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Change in speed when water goes from straight line into a curve

  1. Jun 10, 2010 #1
    My first post, so hope it's in the right place!

    If water flowing at 2 m/s in an open channel (say 2m deep by 3m wide) flows into a circle (call the entry angle 30degrees), what happens to the speed of the water? The dimensions are just examples, it's the theory I'm interested in.

    I know the velocity changes (as it's a vector, and the direction in the circle is always changing), but what happens to the water speed?

    Put it another way - if you put your hand in the water in the open channel, and then you put your hand in the water swirling around the circle, would it be obviously a stronger (ie faster) current?

    I'm not too worried about the effect of friction, and we can also ignore the fact that the water has to go somewhere once it gets all the way around the circle to the start (ie where the straight channel joins the circle). Unless you think either of those scenarios are either relevant or interesting to consider!

    I guess I'd also be interested to know how long the water takes to go around the circle.

    Please include any forces (centripetal, centrifugal, AV, gravitational, upthrust) that are relevant to furthering my understanding. I've looked some of these up, but they have yet to make sufficient sense for my basic question to be answered by them!

    I know it's a complicated question, but if you could please answer it in as simple a manner as possible that would be great. Please include your formulas so I can see how you derive things, and where you have inserted values.

    Thanks for any answers and / or links you can give.
     
  2. jcsd
  3. Jun 10, 2010 #2
    Is the circular channel the same size as the straight channel? If so, then the speed would be the same. Consider conservation of mass. If the channels are the same size then any water coming in at some rate would have to go out at the same rate. If you change the size of the circular channel then the water speed would change in a way that preserves conservation of mass. If the circular channel is smaller, then the water would have to move faster. If it is bigger, then it would have to move slower.
     
  4. Jun 10, 2010 #3
    Thank you for that - that gives me an answer that I wasn't aware of, and is very useful.

    When talking about size, are we talking about the width of the circular channel as compared to the width of the straight channel? Or width and depth? I suppose another way is to say are we talking about the surface area or the volume of water?

    I'm trying to understand the variables and hence how the calculations would work.
     
  5. Jun 11, 2010 #4
    You want the volume of water right? There is no reason for the surface area to be conserved, only the volume.

    Here is an example, think of a section of pipe 1 meter squared in area. Let 1 cubic meter of water go into the pipe per second. This means there must be 1 cubic meter of water leaving the pipe per second. Now how fast is it at the beginning where it enters? One cubic meter enters per second, that's the volume. You get a speed if you divide that by the area of the pipe and the time it takes to enter, Speed = Volume/(Area x Time). In this case, its one meter per second. If your end piece has a smaller area, say half a meter squared, then it would be traveling at 2 meters per second.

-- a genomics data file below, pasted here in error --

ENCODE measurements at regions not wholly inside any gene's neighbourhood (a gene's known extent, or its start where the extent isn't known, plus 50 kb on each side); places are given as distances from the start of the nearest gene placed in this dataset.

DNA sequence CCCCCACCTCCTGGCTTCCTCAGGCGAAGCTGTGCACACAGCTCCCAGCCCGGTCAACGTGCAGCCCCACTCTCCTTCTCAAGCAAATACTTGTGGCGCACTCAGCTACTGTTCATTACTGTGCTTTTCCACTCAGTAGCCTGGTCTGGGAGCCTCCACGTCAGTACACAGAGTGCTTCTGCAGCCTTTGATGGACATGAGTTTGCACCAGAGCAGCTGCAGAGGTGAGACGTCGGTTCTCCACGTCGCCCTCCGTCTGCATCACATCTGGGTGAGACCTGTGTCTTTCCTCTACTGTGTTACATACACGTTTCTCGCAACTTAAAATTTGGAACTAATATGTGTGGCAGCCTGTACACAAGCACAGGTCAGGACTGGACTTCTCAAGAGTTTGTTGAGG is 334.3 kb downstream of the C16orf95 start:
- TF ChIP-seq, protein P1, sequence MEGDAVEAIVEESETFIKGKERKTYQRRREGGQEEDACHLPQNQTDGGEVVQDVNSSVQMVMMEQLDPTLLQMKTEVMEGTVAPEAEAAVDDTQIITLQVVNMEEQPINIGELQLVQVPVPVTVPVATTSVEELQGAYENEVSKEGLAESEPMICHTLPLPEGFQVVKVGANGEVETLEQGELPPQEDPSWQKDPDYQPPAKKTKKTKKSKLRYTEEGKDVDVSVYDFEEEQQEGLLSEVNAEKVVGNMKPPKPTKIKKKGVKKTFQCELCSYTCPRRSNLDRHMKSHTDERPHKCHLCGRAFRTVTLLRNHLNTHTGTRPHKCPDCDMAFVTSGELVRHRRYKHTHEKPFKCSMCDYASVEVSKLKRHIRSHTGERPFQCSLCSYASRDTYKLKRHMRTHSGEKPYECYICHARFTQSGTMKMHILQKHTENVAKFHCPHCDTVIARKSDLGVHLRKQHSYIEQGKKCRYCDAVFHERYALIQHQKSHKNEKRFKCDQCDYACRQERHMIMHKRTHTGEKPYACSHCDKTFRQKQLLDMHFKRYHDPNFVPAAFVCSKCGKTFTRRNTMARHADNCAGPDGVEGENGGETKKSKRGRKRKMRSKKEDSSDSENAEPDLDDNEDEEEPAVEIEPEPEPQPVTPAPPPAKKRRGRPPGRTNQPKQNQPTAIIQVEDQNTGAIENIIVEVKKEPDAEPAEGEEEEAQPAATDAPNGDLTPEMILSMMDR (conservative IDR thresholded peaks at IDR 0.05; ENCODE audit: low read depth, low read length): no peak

It can be tricky to get the length of the curved segment right, should you use the inner or outer length? Well, if its very close to a circular segment then you can take the average of the two. If it is some other type of arc, you cant quite average it like that.
     
  6. Jun 11, 2010 #5
    Thanks - that's really useful. It's cleared up quite some confusion for me.

    The reason for these questions - a friend has some contacts in Indonesia, trying to work out how much power they might get from a flow rate, for local village projects. They have measured the flow rate at 500 - 600 litres a second, in a channel that varies between 1 - 3 m wide.

    So would the best way to calculate the possible power be to use this formula?

    Max available power = 0.5 x Cp x p x A x v^3
    where
    Cp = max available theoretical efficiency (I think) = 0.592
    p = density (1000 Kg / m^3)
    A = area (m^2)
    v = velocity (m/s)

    Some questions on the values...

    1) Should I use the likely efficiency of whatever kit they find, say 30%, not 59.2%?
    2) Do I leave p = 1000?
    3) If we take an average channel width of 2m and depth of 1m then the area is 2m^2
    4) If the flow rate is 500 litres, that is 0.5 m^3 (ignoring annual variations in the flow rate), I assume that means the speed is volume / (area x time) = 0.5 / (2 x 1) = 0.25 m/s ?
    I know I've used speed and velocity to mean the same thing, but am thinking as it's in a straight line the vector aspect doesn't matter.

    Slotting those figures into the equation gives a really lousy total of

    0.5 x 0.3 x 1000 x 2 x (0.25 x 0.25 x 0.25) = 4.6875 W which seems way too low

    So where have I gone wrong?

    Is that the total per second, so I need to multiply by 3600 (to give an hourly total) which gives 16875 W or about 16.9 kWh? As that seems too high...

    As you can see, I'm more than a little confused about the application of the formula. We'd really appreciate any help you can provide.
     
    Last edited: Jun 11, 2010
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